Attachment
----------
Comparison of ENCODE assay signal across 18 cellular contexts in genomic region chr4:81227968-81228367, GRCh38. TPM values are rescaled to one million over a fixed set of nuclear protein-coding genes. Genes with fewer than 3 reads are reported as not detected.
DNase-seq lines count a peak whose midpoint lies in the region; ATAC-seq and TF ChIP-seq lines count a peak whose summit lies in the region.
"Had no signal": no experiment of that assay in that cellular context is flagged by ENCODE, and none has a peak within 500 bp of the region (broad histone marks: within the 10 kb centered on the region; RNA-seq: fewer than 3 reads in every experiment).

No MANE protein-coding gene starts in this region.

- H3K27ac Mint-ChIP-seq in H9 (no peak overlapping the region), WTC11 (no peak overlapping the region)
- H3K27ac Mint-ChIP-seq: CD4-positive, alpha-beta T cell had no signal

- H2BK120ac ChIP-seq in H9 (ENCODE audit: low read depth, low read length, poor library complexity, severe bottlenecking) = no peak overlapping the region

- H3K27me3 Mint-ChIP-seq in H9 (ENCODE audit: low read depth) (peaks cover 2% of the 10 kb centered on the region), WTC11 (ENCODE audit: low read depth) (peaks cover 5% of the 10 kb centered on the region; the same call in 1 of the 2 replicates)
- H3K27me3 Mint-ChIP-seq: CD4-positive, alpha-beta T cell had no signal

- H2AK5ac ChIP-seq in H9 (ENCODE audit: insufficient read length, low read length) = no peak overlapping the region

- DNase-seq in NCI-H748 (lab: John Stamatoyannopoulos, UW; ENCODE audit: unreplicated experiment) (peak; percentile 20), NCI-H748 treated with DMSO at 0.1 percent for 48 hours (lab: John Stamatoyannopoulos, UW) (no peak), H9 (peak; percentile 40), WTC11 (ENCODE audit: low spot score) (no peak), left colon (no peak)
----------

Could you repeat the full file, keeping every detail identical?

Comparison of ENCODE assay signal across 18 cellular contexts in genomic region chr4:81227968-81228367, GRCh38. TPM values are rescaled to one million over a fixed set of nuclear protein-coding genes. Genes with fewer than 3 reads are reported as not detected.
DNase-seq lines count a peak whose midpoint lies in the region; ATAC-seq and TF ChIP-seq lines count a peak whose summit lies in the region.
"Had no signal": no experiment of that assay in that cellular context is flagged by ENCODE, and none has a peak within 500 bp of the region (broad histone marks: within the 10 kb centered on the region; RNA-seq: fewer than 3 reads in every experiment).

No MANE protein-coding gene starts in this region.

- H3K27ac Mint-ChIP-seq in H9 (no peak overlapping the region), WTC11 (no peak overlapping the region)
- H3K27ac Mint-ChIP-seq: CD4-positive, alpha-beta T cell had no signal

- H2BK120ac ChIP-seq in H9 (ENCODE audit: low read depth, low read length, poor library complexity, severe bottlenecking) = no peak overlapping the region

- H3K27me3 Mint-ChIP-seq in H9 (ENCODE audit: low read depth) (peaks cover 2% of the 10 kb centered on the region), WTC11 (ENCODE audit: low read depth) (peaks cover 5% of the 10 kb centered on the region; the same call in 1 of the 2 replicates)
- H3K27me3 Mint-ChIP-seq: CD4-positive, alpha-beta T cell had no signal

- H2AK5ac ChIP-seq in H9 (ENCODE audit: insufficient read length, low read length) = no peak overlapping the region

- DNase-seq in NCI-H748 (lab: John Stamatoyannopoulos, UW; ENCODE audit: unreplicated experiment) (peak; percentile 20), NCI-H748 treated with DMSO at 0.1 percent for 48 hours (lab: John Stamatoyannopoulos, UW) (no peak), H9 (peak; percentile 40), WTC11 (ENCODE audit: low spot score) (no peak), left colon (no peak)